Skip to main content

See also:

Anxiety in Children

Some children battle with social anxiety.
Some children battle with social anxiety.
Photo by Alex Wong/Getty Images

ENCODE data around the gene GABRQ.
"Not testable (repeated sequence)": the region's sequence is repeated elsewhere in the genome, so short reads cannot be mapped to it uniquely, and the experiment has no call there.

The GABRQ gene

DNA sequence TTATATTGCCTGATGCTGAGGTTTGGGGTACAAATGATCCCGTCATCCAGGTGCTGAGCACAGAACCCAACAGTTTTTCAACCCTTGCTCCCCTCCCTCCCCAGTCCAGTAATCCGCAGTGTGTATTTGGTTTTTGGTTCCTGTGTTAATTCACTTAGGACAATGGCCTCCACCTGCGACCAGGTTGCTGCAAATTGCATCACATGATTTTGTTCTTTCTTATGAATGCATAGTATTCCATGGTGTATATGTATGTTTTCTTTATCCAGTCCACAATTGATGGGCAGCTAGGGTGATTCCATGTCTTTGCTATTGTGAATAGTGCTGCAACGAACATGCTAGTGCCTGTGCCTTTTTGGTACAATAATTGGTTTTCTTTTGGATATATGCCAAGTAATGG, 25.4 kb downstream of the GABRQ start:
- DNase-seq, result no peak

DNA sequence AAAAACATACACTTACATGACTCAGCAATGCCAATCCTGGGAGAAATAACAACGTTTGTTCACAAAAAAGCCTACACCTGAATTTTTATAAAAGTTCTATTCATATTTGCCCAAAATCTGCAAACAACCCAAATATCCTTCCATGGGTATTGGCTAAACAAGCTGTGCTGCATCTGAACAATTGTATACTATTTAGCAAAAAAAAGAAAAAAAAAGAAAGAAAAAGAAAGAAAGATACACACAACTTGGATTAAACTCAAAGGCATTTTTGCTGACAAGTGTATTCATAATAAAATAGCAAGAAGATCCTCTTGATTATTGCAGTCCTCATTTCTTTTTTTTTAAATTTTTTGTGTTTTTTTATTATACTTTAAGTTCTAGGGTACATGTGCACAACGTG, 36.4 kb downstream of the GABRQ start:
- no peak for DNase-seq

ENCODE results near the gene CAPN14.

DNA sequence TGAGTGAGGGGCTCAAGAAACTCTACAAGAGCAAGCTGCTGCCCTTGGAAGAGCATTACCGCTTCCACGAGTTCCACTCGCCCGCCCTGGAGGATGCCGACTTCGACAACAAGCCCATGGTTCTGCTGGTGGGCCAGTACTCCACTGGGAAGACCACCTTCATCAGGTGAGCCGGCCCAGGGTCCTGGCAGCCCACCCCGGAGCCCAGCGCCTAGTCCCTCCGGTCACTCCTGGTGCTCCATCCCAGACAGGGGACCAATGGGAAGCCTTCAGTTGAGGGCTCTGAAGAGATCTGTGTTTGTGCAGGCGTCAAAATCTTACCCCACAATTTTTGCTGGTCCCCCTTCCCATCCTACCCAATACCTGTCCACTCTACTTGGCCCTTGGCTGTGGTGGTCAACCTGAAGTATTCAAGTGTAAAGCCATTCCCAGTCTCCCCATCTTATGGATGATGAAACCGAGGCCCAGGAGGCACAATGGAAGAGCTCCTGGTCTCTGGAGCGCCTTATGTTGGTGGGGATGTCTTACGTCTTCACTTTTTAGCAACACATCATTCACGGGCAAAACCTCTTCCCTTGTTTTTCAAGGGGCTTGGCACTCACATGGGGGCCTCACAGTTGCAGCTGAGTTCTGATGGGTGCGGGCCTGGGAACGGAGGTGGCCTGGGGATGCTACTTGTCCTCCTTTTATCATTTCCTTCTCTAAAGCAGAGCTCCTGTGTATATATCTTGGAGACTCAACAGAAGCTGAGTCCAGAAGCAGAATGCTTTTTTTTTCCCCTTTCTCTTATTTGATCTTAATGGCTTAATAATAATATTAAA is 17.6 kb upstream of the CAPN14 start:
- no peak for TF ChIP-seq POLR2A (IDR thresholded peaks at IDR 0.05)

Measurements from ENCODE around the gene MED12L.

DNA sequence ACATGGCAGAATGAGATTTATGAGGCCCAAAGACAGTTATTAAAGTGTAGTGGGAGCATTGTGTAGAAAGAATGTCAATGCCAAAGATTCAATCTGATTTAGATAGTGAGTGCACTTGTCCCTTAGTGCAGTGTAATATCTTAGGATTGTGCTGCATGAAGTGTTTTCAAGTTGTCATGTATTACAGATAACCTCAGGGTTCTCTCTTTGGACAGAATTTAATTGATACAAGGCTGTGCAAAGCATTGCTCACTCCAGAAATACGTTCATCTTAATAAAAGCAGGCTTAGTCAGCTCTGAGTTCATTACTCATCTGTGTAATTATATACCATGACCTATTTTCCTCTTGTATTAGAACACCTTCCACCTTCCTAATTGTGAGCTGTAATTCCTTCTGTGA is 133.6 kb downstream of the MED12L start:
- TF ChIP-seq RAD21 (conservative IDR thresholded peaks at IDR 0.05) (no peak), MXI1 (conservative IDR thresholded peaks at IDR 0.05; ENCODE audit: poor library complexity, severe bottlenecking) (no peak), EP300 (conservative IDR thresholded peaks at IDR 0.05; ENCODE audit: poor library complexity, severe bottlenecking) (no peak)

It is normal for a child to have a certain amount of anxiety as part of their healthy development. As a child grows they may experience a fear of the dark, separation anxiety, a fear of strangers, a fear of loud noises and a fear of storms these are all very common types of anxiety that children may possibly experience as they grow and mature. Some children experience separation anxiety which is a fear of being separated from their parent or caretaker. Some children develop tenacious worrying to the point that they develop panic attacks. They may refuse to go to school/childcare, they might throw a huge temper tantrum, and they can become extremely clingy to their parent or caregiver. Some children are terrified of being a way from their parent or caregiver for even a brief moment. Even just the anticipation of being separated can bring on extreme stress and cause the child to have feelings of vulnerability. Some children with severe separation anxiety find it difficult to sleep alone because they are separated during the night time hours. The children with night time anxiety often have repeated nightmares and complain of headaches and/or stomach aches that are resulted from their anxiety. Children who deal with generalized anxiety experience extreme, improbable worry and fear about everyday things. They frequently anticipate tragedy. The tension and stress is long-lasting and incapacitating, affecting numerous areas of the child’s life. Getting through the day can be a fight. Some children may recognize that their anxiety is extravagant however they still have great difficulty controlling and managing their anxiety. They may also experience restlessness, difficulty concentrating, irritability, edginess, muscle tension, fatigue, difficulty swallowing, a need for frequent urination, stomach aches; and difficulty sleeping associated with their anxiety. Some children with extreme anxiety may startle easily and just can’t seem to relax. A child can develop phobias or continual, unreasonable and extreme fears about a particular thing or circumstance. The phobia causes the child to avoid the item, activity, or situation with all of their efforts. If they are unable to avoid it then they painfully endured it. Particular phobias effect in terrifying internal distress along with feelings of looming danger or doom, the need to escape, heart palpitations, sweating, trembling, shortness of breath or even a feeling of being smothered as though one can’t breathe, chest pains, dizziness, a fear of losing control and going out of their mind or of dying. Children with social anxiety worry about being analyzed and destructively judged. They are fearful of embarrassment and teasing in social situations. At school they may find it difficult to answer questions in class, read aloud, initiate conversations, talking with people they do not know, and attending social activities. They feel powerless in controlling their anxiety and tend to have only a few social relationships, which results them into even more isolation, lonesomeness, and a feeling of being different from everyone else. Some children can experience panic attacks when they are feeling intense fear. The panic attack can start suddenly and can intensify to the extreme of terrifying thoughts of impending disaster when there truly is no danger. The panic attacks are unexpected and can sometime occur while the child is asleep and the attacks can become recurrent. The attacks are very intense that while the child is panicking during their attack they become preoccupied about the fear of the anticipation of the attacks. The child may also experience shortness of breath, choking or smothering sensations, pounding heartbeat, chest pain, nausea, lightheadedness, trembling and shaking, and fear of losing their mind. If you have concerns or questions about possible symptoms of anxiety in your child, be sure to talk with your pediatrician or mental health professional. Early intervention and treatment can make a world of difference for your child and can prevent further complications around the anxiety. As a parent, it is important to be aware of some of the ways severe anxiety can show up in children. With increased awareness, you’ll be able to intervene early and get help.